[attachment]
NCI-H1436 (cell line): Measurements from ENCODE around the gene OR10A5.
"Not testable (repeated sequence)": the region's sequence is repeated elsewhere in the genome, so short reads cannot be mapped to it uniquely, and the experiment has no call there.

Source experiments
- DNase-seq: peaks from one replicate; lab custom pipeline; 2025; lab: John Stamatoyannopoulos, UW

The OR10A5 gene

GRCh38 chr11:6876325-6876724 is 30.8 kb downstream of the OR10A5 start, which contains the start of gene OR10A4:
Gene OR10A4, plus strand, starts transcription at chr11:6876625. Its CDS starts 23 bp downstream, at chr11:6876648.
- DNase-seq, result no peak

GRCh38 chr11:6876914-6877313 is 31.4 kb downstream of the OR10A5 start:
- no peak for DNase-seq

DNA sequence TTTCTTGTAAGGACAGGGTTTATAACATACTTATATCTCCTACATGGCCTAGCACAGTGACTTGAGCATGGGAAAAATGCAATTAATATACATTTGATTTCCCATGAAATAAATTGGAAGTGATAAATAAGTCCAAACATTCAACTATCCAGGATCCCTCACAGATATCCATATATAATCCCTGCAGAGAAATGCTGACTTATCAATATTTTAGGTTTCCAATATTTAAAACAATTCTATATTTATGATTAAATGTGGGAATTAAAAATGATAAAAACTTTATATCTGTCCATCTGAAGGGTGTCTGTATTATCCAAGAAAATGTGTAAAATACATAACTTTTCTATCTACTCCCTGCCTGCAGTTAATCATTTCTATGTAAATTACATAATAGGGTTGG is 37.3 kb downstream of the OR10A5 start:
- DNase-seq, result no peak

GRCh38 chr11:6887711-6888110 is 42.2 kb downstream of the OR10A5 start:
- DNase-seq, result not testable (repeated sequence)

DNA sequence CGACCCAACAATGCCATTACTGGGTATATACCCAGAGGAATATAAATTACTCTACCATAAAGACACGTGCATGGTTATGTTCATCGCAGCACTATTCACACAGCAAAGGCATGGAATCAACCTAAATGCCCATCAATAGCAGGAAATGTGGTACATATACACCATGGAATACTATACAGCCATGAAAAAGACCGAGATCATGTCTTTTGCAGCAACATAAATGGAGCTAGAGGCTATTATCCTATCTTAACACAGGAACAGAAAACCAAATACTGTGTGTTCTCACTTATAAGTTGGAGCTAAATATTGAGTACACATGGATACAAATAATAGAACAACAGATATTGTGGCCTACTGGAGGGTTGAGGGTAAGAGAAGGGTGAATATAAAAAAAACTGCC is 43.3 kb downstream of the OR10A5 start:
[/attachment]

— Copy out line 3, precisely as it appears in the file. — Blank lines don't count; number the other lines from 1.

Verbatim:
Source experiments